What does this mean for clients?
Clients need to know the following about the new changes:
- Bylaws that prohibit the rental of strata lots are no longer enforceable. All strata lots can now be rented out.
- Bylaws that enforce only a certain number of rental units within a strata building are no longer enforceable.
- Prohibitions on short-term rentals (less than 30 days) are still allowed and enforceable.
- Any bylaws restricting the age of persons who may reside in a strata lot for persons under 55 years are no longer enforceable.
- There is no obligation for strata corporations to update their current bylaws to reflect these changes; however, they should note that some of their bylaws will no longer be enforceable.
These changes may affect not only the use and occupancy of people’s strata lots, but also the way in which their properties are listed, marketed and valued. For strata corporations in vacation ‘hotspots’ or older buildings with noise issues, these amendments may lead to more disputes and complaints for the strata corporation to address on an ongoing basis.
The Details …
On November 24, 2022, Bill 44, the Building and Strata Statutes Amendment Act, 2022 (the “Act”), was enacted and removed most rental and age restrictions in strata buildings. The amendments became effective immediately on November 24, 2022.
The Act removed two rights of strata corporations to pass bylaws that could control occupancy, rental and use of strata lots:
Prohibition of rental restrictions; and
Removing the right to have age restrictions within a strata building, other than 55+
The Act prohibits rental restrictions in several ways. Firstly, by repealing the requirement for developers who intend to rent strata lots to prepare a rental disclosure statement. Since January 1, 2010 developers have been required to file rental disclosure statements if they intend to rent or preserve the right to rent, all strata lots (or a portion thereof) either as the developer or by successive owners of the strata lots. Since 2010 most developers have filed rental disclosure statements, except for certain developments located in areas where “owner-occupied” buildings would be more desirable to prospective purchasers.
So how did rental disclosure statements work? If a rental disclosure statement was filed with the superintendent that reserved the right to rent the units for the next 100 years (for example), then any bylaws the strata corporation approved regarding rental restrictions were unenforceable until the end of the 100-year period. Without a rental disclosure statement being filed with the superintendent of real estate, strata corporations could only impose rental restrictions through passing resolutions by a ¾ vote at an annual general meeting or special general meeting to enact bylaws related to rentals.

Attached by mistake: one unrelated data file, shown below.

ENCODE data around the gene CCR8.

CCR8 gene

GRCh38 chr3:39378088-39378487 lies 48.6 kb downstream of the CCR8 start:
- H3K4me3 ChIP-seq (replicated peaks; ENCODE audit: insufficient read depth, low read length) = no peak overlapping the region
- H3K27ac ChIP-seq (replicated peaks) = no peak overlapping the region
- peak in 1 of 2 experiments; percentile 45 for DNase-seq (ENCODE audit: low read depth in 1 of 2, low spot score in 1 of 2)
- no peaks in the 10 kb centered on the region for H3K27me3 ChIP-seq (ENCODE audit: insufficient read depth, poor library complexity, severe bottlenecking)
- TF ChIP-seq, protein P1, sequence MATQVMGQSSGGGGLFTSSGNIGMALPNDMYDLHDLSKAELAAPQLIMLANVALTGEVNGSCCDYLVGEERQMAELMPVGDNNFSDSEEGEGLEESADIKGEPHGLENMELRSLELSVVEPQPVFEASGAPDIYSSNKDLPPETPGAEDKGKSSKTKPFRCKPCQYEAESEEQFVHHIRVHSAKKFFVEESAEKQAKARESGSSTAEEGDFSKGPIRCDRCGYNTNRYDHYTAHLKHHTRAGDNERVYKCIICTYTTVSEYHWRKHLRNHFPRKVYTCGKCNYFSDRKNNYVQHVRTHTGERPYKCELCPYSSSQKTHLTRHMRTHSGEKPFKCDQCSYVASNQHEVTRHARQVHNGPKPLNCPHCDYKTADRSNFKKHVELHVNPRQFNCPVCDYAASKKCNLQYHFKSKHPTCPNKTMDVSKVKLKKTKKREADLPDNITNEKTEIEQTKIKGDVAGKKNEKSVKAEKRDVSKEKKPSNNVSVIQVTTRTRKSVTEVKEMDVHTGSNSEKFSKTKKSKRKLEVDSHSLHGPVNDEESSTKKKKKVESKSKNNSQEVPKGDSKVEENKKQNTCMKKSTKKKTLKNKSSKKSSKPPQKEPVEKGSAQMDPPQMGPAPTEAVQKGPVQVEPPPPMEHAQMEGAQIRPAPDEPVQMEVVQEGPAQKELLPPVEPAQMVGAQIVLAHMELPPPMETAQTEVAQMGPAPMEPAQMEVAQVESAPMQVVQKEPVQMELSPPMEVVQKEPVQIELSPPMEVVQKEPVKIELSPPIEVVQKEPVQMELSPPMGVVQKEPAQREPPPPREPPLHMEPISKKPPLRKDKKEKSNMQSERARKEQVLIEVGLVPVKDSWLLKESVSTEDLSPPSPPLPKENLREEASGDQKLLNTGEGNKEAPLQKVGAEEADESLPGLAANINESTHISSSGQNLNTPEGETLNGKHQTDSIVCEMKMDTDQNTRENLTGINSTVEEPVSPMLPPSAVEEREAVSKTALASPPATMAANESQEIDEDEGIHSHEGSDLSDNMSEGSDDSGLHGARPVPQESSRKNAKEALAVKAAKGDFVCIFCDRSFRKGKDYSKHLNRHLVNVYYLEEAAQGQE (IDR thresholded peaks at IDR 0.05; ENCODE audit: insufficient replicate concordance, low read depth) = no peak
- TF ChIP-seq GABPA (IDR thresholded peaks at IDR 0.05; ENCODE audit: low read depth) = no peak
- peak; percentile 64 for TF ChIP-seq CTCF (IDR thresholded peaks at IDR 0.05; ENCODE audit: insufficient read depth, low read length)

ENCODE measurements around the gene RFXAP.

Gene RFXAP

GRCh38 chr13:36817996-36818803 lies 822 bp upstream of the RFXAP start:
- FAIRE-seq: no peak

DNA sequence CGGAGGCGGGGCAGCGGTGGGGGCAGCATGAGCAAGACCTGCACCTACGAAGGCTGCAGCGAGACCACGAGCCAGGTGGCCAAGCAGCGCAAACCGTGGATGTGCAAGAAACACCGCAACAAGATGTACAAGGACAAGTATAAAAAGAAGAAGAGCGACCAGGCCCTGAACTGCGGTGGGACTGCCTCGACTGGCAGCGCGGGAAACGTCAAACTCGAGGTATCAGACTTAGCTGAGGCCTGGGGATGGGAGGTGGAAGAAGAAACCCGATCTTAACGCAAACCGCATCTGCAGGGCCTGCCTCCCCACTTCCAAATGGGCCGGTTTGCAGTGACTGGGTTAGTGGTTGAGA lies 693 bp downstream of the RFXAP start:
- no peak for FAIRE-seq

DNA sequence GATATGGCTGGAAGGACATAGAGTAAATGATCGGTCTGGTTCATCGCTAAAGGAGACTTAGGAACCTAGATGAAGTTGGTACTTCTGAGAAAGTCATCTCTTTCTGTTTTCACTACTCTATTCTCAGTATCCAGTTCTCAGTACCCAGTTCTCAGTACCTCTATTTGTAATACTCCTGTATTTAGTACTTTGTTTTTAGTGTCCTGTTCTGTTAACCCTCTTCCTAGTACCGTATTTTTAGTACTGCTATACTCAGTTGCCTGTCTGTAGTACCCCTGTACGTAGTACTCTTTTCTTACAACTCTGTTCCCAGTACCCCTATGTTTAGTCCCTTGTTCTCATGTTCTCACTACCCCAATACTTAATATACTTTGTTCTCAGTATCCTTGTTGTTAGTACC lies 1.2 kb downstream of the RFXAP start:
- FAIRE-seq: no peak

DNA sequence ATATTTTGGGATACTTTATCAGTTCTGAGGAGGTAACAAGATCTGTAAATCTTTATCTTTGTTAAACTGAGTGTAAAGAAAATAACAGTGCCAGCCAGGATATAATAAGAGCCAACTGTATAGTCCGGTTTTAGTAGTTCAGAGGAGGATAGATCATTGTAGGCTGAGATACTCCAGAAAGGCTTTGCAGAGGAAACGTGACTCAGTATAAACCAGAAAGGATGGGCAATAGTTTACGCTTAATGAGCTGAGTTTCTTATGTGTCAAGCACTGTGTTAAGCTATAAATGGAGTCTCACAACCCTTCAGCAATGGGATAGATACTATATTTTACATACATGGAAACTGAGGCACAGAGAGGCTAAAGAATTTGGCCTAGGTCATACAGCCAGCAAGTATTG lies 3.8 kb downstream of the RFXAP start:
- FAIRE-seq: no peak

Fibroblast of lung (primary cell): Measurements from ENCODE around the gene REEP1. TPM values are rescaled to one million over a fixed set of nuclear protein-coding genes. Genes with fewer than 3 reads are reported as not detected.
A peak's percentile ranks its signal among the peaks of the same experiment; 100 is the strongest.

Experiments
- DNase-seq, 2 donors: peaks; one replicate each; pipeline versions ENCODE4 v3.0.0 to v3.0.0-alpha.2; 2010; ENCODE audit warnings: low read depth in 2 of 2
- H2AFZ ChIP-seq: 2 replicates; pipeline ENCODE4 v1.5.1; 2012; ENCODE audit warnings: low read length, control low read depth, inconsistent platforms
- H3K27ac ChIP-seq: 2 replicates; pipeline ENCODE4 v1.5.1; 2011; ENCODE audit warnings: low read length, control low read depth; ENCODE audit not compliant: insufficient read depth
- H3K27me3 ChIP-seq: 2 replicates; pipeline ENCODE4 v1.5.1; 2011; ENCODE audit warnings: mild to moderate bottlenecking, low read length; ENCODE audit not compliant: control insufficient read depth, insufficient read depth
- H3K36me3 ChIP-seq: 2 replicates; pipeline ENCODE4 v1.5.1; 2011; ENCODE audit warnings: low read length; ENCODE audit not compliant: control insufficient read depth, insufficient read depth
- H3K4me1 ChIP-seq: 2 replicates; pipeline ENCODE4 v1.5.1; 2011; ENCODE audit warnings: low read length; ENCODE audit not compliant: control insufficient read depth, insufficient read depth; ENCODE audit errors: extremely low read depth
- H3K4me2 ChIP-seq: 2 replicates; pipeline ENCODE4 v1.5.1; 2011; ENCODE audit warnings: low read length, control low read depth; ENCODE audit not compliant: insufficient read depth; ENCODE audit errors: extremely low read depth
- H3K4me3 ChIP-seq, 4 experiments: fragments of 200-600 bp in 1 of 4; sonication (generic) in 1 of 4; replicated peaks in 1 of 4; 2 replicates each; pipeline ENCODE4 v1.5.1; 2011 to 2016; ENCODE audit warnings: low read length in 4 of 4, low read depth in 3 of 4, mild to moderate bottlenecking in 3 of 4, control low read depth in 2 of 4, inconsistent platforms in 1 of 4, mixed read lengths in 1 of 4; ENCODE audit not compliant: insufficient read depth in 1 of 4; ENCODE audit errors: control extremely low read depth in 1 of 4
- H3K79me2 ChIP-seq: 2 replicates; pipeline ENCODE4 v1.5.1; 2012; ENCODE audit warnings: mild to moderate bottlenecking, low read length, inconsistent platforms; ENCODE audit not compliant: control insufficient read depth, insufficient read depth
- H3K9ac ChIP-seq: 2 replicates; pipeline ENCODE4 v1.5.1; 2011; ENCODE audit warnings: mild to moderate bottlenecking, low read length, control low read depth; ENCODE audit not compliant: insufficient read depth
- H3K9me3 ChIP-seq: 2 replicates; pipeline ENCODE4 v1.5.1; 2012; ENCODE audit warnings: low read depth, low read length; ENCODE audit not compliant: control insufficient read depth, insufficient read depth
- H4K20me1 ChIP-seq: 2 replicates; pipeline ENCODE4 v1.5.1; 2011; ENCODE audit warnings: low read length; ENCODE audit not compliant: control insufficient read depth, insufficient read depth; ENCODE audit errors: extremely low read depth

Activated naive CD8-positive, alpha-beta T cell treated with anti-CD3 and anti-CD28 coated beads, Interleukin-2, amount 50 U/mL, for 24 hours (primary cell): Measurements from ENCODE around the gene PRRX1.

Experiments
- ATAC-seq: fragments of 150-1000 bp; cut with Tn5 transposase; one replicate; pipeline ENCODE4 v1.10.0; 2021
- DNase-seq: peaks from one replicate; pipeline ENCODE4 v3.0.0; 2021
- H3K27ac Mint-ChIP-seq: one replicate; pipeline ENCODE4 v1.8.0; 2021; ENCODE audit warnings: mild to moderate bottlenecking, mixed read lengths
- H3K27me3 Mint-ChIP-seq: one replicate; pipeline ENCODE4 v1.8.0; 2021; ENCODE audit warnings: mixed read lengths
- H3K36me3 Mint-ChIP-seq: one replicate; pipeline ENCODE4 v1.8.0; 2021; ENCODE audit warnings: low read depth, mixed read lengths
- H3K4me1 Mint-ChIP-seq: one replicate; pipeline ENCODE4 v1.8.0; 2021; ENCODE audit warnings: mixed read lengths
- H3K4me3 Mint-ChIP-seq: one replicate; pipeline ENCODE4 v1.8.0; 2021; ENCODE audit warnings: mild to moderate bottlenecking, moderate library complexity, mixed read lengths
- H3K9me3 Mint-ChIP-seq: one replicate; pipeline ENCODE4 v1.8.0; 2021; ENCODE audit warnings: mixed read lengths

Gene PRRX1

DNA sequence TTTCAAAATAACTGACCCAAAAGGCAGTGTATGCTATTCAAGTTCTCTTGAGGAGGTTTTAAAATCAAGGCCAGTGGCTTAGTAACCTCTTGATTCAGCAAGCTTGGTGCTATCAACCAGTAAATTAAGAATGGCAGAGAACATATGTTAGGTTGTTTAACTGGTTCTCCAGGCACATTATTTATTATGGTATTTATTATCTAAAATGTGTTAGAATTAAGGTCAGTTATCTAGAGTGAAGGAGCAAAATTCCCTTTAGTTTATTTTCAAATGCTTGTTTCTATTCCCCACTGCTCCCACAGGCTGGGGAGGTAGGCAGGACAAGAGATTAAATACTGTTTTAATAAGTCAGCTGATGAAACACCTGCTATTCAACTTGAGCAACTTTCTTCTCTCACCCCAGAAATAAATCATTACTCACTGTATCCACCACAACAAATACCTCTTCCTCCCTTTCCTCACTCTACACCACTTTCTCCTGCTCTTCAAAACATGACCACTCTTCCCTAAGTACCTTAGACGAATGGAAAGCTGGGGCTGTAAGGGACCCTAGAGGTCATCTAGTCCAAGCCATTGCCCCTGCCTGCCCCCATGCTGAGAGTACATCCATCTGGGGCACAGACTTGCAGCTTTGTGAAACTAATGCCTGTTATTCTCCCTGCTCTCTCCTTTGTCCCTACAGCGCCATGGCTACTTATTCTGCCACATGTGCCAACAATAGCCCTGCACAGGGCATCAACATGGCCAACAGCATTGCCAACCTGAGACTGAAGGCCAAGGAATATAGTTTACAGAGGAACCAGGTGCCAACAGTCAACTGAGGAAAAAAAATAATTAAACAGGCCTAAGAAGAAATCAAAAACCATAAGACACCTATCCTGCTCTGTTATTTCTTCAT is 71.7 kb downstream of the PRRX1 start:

The second way the Act prohibits rental restrictions is by repealing any provision of the Strata Property Act, [SBC 1998] CHAPTER 43 (the “Strata Act”) which allowed for strata corporations to create bylaws related to restricting or prohibiting rental. Before the enactment of the Act, a strata corporation could:
“…restrict the rental of a strata lot by a bylaw that:
(a) prohibits the rental of residential strata lots, or
(b) limits one or more of the following:
(i) the number or percentage of residential strata lots that may be rented;
(ii) the period for which residential strata lots may be rented.”
With the Act’s enactment, strata corporations no longer have any rights to create bylaws that restrict the rental of strata lots (except for restrictions on short-term rentals (or stays) of 30 days or less).
The Act repealed existing section 123 of the Strata Act which gave strata corporations the ability to enact bylaws related to pet and age restrictions and replaced it with provisions just related to pets and animals.
The Act added sections 123.1 and 123.2 to the Strata Act. Section 123.1 states that the only age restriction allowed is now 55 and over:
“Age restriction bylaws
123.1 (1) The strata corporation must not pass a bylaw that restricts the age of persons who may reside in a strata lot except as permitted by subsection (2).
(2) The strata corporation may pass a bylaw requiring one or more persons residing in a strata lot to have reached a specified age of fewer than 55 years.”
Previously, strata corporations were allowed to pass bylaws that restricted the age of persons who may reside in the strata lot. An example of these restrictions could be that strata lots could only be occupied by persons over the age of 19 or age 45 and over, which is not permissible under the amendments passed by the Act.
Section 123.2 provides exemptions for the age restrictions in 55+ buildings. These exemptions include caregivers who reside in the strata lot for care giving, or people residing in a strata lot before the restriction occurred.
The Act also amended other portions of the Strata Act, such as bylaws within the Standard Schedule of Bylaws related to rental restrictions, and removed the requirement for strata corporations to confirm the number of strata lots rented on the Strata Form B.
Bill 44 also allows for electronic attendance at an annual or special general meeting without needing a specific bylaw.
The original article appeared as a post in the British Columbia Real Estate Association website and is amended and posted here as a information service to our clients, see: